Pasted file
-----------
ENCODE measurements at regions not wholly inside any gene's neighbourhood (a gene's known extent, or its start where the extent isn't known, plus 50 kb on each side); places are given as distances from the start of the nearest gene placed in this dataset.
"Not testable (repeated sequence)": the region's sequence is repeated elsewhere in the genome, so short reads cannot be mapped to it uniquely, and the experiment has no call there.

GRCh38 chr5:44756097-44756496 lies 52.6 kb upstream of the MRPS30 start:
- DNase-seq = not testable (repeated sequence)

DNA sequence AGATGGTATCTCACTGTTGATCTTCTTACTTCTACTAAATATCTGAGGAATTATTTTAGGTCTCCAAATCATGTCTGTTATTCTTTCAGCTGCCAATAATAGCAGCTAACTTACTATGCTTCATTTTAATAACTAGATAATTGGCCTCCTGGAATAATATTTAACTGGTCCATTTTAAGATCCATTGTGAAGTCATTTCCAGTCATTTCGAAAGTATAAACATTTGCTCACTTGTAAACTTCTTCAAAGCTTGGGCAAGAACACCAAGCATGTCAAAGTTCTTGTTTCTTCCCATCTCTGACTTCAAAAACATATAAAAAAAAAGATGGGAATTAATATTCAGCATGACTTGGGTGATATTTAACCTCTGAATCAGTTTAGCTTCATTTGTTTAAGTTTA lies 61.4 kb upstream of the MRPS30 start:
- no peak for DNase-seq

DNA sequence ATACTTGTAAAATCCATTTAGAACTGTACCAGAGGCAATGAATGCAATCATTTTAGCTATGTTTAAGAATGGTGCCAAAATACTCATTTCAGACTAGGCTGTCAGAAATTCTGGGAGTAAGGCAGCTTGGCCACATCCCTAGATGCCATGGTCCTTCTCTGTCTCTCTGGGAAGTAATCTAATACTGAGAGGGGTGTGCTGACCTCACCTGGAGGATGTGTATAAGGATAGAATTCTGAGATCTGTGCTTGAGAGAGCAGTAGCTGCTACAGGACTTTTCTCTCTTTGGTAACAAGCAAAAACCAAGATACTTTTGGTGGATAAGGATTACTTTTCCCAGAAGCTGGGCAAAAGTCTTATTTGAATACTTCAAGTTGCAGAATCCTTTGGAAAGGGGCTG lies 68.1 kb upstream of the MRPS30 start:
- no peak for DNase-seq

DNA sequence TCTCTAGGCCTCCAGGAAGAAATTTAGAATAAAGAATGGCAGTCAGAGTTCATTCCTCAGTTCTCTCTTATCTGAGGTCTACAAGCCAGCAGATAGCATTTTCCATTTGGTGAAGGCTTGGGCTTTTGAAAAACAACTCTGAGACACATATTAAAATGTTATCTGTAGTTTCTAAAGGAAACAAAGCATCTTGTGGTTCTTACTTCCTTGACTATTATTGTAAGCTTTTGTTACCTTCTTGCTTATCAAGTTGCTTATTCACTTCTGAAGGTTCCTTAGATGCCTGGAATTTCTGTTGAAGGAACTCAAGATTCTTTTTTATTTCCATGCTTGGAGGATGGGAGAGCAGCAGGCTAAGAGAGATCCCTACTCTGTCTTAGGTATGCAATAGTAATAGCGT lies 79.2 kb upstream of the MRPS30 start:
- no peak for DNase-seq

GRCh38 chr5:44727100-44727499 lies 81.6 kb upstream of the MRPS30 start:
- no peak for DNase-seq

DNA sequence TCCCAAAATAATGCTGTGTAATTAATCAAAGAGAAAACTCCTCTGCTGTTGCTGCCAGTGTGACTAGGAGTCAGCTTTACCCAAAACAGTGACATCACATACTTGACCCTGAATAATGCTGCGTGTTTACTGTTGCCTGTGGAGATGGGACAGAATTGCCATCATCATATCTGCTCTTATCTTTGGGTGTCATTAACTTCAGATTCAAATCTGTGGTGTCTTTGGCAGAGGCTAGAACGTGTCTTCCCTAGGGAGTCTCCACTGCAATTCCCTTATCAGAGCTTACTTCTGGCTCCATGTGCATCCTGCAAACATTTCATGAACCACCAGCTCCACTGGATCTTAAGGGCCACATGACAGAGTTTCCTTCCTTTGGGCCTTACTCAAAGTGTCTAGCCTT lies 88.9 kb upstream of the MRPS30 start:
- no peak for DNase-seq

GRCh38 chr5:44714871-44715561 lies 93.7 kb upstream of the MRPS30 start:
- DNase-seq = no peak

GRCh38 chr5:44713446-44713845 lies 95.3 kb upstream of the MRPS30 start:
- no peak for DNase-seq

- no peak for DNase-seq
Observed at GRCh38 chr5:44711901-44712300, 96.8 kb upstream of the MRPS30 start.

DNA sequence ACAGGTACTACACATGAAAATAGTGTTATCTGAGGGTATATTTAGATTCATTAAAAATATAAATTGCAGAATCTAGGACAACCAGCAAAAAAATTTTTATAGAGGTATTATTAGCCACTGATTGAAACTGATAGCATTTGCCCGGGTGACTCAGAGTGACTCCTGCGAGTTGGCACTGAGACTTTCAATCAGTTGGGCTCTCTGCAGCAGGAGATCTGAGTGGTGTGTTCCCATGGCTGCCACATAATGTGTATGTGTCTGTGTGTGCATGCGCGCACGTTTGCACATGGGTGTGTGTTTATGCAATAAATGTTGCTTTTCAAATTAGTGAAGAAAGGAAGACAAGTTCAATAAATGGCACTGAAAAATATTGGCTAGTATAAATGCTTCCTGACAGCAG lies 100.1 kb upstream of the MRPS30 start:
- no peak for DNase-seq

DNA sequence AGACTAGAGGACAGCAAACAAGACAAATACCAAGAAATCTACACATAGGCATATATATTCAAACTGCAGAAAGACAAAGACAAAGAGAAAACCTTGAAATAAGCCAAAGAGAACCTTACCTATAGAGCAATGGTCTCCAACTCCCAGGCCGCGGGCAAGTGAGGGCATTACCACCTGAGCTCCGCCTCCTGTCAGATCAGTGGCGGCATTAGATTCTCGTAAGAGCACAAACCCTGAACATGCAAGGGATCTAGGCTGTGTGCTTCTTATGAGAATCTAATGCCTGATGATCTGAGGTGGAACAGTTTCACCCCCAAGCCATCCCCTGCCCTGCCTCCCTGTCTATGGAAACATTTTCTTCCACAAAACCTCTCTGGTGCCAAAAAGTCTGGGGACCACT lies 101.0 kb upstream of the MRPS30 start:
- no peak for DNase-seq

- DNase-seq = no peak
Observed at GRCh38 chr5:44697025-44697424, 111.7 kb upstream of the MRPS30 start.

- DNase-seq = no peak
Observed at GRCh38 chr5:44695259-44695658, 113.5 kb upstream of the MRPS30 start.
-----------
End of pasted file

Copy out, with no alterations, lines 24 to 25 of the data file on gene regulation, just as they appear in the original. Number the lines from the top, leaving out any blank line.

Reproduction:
- no peak for DNase-seq

- DNase-seq = no peak